CO2 shortage hits Europe

CO2 shortage hits Europe

Gasworld.com calls it a “crisis” for carbonated drinks producers.
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“Bizarre news story of the shortage in Western Europe of food-grade carbon dioxide,” says reader Robert Boon. “The fertilizer and chemical plants which produce the gas as a bi-product shut down for annual maintenance and the soft drinks and the brewing industry fear a shortage of the gas.”

Here’s how Gasworld.com puts it:

“In what has been described as the ‘worst supply situation to hit the European carbon dioxide (CO2) business in decades’, many consumers of CO2 – especially the carbonated drinks producers – are desperate for supplies of the product.”

https://www.gasworld.com/breaking-news-co2-supply-crisis-hits-europe/2014944.article#/close

To paraphrase ‘The Rime of the Ancient Mariner’
CO2, CO2 everywhere but not a drop for a drink.
– Robert Boon


10 thoughts on “CO2 shortage hits Europe

  1. Maybe the lefties could substitute farts (their own or cows) in water for soda then? Gotta dream!!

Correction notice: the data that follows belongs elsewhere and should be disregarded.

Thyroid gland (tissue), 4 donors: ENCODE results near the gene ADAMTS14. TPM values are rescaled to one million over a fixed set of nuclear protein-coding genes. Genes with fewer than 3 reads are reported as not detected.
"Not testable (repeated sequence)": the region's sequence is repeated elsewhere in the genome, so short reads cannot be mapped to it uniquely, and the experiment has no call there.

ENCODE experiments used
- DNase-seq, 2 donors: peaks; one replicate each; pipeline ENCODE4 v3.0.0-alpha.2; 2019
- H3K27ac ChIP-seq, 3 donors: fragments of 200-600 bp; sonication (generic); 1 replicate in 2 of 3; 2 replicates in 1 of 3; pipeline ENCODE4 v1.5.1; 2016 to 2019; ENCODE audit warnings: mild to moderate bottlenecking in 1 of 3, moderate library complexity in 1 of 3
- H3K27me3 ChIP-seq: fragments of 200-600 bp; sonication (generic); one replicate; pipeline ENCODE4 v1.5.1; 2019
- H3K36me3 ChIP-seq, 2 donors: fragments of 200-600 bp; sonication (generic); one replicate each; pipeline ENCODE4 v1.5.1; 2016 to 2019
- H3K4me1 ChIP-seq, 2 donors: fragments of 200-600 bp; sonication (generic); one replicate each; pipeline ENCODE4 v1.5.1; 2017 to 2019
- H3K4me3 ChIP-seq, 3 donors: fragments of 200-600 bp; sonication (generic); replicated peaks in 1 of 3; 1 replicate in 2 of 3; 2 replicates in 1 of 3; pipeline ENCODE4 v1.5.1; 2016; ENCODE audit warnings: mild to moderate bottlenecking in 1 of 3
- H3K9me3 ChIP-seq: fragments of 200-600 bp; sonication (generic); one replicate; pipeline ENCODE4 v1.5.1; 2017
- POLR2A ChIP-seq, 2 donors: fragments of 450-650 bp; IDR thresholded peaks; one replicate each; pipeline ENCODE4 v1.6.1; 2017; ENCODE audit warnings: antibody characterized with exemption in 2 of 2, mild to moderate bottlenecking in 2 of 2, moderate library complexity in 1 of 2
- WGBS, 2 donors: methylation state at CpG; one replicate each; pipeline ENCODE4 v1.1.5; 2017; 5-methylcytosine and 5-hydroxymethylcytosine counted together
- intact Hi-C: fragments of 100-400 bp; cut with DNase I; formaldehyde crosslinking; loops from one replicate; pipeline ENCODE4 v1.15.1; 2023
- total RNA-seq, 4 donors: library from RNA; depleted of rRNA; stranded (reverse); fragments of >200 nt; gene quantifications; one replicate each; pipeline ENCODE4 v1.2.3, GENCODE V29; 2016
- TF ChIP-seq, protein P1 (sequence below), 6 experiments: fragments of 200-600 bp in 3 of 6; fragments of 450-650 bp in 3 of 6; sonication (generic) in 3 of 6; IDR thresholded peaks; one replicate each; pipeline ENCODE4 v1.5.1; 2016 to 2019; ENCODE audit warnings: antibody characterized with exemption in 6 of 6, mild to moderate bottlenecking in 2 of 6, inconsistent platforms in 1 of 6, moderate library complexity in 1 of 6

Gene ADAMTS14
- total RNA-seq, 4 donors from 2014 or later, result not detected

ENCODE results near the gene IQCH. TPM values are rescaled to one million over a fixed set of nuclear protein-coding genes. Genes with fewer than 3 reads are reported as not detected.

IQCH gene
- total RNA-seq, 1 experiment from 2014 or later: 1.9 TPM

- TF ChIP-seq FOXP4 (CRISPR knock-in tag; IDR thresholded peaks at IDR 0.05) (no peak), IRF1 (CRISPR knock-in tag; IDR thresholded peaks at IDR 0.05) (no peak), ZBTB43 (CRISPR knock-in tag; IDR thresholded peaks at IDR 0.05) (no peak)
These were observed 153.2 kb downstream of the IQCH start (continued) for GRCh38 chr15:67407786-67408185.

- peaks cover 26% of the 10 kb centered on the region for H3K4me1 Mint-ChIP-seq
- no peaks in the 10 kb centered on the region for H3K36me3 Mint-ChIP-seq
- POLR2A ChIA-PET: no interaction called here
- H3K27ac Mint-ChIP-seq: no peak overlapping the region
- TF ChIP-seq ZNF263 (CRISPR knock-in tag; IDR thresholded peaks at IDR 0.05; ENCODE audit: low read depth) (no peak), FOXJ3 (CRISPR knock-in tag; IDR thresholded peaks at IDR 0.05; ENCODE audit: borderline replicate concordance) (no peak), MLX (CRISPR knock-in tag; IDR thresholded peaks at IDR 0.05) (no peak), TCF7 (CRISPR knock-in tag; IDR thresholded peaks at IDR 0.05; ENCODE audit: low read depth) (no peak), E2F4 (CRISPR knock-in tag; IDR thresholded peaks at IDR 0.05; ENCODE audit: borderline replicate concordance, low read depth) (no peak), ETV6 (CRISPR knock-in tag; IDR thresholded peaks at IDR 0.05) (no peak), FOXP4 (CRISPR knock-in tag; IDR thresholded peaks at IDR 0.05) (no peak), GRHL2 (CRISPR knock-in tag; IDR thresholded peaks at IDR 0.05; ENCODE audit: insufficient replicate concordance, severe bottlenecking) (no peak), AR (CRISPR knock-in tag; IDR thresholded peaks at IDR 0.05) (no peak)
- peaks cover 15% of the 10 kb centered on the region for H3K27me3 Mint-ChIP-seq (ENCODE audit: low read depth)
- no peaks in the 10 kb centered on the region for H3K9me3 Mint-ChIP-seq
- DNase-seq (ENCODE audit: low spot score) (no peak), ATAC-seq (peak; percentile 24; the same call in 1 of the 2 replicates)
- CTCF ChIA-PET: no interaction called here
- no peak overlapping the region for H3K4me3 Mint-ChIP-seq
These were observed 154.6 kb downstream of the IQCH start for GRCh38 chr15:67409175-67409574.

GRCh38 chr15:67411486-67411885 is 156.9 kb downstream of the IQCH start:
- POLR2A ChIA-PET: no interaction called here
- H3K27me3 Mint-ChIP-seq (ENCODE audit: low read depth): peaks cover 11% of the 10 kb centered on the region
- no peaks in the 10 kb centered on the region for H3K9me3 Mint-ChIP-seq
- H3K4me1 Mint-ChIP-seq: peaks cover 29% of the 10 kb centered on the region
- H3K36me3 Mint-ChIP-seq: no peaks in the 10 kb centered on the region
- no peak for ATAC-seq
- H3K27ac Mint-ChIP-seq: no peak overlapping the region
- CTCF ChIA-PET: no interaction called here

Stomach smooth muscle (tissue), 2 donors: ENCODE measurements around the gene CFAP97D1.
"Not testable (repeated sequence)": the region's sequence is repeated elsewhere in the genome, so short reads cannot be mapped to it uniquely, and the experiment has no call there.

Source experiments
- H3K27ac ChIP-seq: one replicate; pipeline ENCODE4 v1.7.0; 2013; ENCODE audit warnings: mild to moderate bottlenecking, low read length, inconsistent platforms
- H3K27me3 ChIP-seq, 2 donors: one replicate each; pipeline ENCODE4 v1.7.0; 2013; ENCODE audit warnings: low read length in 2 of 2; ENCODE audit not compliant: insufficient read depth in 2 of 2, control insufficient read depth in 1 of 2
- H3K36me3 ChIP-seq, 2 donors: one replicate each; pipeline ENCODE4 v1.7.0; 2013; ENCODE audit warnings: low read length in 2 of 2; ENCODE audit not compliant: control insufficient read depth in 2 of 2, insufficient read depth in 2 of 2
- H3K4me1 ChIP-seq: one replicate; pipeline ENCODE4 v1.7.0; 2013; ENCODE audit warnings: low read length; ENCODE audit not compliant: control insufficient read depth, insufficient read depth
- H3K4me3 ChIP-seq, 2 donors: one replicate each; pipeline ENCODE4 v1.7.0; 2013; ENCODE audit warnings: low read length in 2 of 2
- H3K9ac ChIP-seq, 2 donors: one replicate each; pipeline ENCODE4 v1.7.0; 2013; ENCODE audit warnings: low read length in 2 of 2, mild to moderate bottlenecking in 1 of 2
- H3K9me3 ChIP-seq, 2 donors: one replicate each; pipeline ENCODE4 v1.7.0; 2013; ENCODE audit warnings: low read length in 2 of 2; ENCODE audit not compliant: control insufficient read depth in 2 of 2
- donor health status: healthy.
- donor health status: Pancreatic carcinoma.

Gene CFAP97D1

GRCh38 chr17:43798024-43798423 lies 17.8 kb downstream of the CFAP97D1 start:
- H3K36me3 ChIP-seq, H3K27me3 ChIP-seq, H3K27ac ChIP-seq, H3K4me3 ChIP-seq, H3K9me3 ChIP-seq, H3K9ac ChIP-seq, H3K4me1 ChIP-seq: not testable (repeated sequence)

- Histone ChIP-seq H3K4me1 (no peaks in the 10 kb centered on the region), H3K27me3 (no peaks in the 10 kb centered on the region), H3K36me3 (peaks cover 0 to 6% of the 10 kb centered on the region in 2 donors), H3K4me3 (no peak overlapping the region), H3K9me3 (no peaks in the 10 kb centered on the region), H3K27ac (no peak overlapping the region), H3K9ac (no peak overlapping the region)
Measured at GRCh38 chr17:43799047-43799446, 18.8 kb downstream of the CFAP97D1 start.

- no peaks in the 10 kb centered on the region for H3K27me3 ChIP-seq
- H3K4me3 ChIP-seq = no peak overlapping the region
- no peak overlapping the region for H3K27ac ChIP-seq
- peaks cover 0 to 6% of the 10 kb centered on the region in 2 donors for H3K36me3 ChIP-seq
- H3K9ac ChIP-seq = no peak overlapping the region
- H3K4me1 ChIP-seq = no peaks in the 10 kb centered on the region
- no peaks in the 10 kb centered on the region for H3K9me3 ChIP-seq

2. Actually, i thought the article was written about the shortage of atmospheric CO2 thus causing the cold weather, as per the push to say cO2 warms the planet – tongue in cheek, but article surprising instead! Perhaps the factories shut down because the carbon tax would increase the cost of producing soft drinks – there would be no further release of the gas by burping etc!

  3. Keep those dastardly Co2 plants closed. Oh the emissions, oh the temperature is rising. Where are the saviours of our planet. Shut those Co2 plants down, there’s no telling where that awful gas might be used next. Climate deniers be warned!

  4. Europeans love their beer and they don’t like it flat! This could be the end of the global warming scam. You can mess with a lot of stuff and the Europeans will tolerate it but you mess with their booze and it is game over.

  5. Reporting for Iceagenow on the spot, there is already a shortage. Some soft drinks have disappeared from the shelves because supplies have run out. Luckily, good British cask-conditioned ale has no need of co2 so there is no shortage. Neither do bottle-conditioned beers need external co2. Of more concern is the use of co2 in the food industry and in a revelation to me it is used to suffocate chickens and pigs in the slaughterhouse and for packing some foods like salads to increase shelf-life. co2 is also used in welding but in the UK the bulk of the shielding gas is argon.

  6. Worldcup in russia actually running a shortage of beer and co2..guess their guzzling brew like no tommorrow at the games

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